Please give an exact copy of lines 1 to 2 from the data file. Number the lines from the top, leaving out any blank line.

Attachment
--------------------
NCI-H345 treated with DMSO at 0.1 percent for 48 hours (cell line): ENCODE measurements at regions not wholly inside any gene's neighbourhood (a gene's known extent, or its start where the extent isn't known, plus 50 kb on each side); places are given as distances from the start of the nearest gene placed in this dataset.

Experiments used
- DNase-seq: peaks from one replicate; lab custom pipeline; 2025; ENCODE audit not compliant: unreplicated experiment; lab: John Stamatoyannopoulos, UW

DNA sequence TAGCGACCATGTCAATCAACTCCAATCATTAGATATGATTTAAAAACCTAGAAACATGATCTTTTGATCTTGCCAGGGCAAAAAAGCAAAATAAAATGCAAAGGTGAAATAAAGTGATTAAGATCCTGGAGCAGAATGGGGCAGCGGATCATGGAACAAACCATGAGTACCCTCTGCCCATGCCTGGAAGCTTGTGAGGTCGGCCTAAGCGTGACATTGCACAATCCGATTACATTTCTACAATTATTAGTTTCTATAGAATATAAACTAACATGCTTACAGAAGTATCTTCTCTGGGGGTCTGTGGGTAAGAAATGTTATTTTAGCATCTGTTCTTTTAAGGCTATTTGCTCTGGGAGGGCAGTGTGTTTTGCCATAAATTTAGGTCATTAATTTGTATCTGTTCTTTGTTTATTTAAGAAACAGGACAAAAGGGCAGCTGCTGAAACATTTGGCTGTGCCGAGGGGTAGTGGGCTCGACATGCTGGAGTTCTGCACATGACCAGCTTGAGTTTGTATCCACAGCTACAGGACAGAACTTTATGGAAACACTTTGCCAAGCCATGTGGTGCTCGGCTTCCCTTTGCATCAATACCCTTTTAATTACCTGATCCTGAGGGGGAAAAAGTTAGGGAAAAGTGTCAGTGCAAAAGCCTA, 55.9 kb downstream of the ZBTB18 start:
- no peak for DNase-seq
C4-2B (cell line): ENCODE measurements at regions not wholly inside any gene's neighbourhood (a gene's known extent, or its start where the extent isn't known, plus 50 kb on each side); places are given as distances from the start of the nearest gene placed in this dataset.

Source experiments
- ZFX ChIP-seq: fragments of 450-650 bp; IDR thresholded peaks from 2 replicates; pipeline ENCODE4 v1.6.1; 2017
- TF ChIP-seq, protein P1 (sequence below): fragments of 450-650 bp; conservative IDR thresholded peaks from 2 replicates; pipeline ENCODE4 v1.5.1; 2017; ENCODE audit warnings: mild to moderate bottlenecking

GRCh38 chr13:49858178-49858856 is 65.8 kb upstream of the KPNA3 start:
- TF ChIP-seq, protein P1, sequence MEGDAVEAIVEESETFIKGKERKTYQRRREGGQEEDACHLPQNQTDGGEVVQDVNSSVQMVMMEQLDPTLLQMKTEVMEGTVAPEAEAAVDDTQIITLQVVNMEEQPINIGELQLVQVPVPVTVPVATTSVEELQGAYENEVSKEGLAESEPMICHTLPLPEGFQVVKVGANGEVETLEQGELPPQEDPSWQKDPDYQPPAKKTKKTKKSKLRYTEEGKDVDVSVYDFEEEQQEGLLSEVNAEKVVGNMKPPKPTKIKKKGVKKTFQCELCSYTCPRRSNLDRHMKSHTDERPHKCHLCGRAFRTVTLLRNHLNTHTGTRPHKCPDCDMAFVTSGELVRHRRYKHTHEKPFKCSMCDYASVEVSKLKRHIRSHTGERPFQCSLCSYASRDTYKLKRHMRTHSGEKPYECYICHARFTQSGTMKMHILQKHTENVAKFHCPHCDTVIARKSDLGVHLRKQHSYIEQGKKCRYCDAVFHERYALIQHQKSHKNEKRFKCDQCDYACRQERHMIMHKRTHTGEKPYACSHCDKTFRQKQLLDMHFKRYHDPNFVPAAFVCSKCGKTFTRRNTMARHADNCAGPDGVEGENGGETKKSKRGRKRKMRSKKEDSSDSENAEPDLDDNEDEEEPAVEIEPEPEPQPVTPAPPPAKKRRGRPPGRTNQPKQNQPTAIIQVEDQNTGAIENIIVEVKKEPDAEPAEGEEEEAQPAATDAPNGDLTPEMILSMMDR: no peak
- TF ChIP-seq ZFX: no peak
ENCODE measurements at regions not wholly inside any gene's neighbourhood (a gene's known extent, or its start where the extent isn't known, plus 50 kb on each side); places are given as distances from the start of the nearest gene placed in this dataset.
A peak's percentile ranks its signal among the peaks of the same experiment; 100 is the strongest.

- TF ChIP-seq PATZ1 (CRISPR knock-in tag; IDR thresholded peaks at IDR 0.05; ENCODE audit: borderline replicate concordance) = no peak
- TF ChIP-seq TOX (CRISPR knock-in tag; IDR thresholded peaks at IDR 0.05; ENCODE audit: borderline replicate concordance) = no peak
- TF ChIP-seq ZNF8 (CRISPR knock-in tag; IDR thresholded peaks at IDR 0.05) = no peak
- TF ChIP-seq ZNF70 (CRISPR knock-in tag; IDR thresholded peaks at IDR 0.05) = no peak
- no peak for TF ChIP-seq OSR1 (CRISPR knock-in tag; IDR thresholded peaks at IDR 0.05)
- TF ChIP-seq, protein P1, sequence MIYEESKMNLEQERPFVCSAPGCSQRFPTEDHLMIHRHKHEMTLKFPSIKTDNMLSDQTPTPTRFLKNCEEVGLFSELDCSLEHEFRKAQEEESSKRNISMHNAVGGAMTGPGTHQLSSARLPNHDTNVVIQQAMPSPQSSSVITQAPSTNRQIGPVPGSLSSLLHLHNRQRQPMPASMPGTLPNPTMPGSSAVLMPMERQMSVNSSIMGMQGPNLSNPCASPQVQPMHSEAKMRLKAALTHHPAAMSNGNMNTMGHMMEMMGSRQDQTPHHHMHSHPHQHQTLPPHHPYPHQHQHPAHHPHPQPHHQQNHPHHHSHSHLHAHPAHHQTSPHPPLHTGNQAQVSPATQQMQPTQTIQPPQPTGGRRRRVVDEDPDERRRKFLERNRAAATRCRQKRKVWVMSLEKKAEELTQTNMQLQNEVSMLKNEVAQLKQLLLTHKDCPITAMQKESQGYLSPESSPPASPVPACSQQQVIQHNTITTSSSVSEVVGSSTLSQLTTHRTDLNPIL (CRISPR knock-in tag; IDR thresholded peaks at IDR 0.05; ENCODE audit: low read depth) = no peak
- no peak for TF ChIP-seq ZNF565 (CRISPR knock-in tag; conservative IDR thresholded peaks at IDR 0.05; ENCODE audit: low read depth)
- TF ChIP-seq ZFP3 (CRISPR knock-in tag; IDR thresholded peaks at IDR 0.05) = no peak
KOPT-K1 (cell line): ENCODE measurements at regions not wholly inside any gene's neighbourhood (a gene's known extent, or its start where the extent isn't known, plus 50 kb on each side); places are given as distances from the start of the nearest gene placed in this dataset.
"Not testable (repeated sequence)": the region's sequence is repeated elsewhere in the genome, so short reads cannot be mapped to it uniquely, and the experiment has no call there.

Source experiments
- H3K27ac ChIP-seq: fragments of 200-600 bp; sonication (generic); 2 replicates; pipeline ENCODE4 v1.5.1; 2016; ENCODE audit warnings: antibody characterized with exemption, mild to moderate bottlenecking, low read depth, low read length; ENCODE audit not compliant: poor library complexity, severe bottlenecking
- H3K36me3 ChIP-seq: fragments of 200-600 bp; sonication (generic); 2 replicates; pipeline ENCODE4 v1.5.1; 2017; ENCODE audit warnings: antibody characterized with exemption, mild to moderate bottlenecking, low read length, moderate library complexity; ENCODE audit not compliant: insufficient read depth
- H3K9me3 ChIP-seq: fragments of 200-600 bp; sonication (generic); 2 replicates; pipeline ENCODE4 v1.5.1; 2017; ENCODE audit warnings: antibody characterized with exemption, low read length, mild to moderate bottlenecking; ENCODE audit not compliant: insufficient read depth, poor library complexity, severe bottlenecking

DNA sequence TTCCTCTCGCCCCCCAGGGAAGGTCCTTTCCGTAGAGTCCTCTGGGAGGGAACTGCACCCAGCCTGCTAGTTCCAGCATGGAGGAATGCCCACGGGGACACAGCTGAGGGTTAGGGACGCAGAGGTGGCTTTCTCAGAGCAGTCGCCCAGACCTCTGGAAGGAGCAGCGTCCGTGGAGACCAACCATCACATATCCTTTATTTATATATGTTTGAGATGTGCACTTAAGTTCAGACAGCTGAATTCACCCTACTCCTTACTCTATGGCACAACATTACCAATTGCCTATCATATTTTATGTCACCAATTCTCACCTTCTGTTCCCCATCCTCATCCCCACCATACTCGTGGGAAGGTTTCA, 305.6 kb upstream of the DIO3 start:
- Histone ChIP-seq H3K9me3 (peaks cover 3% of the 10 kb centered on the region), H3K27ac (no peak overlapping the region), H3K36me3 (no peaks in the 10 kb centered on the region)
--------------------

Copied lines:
NCI-H345 treated with DMSO at 0.1 percent for 48 hours (cell line): ENCODE measurements at regions not wholly inside any gene's neighbourhood (a gene's known extent, or its start where the extent isn't known, plus 50 kb on each side); places are given as distances from the start of the nearest gene placed in this dataset.

Experiments used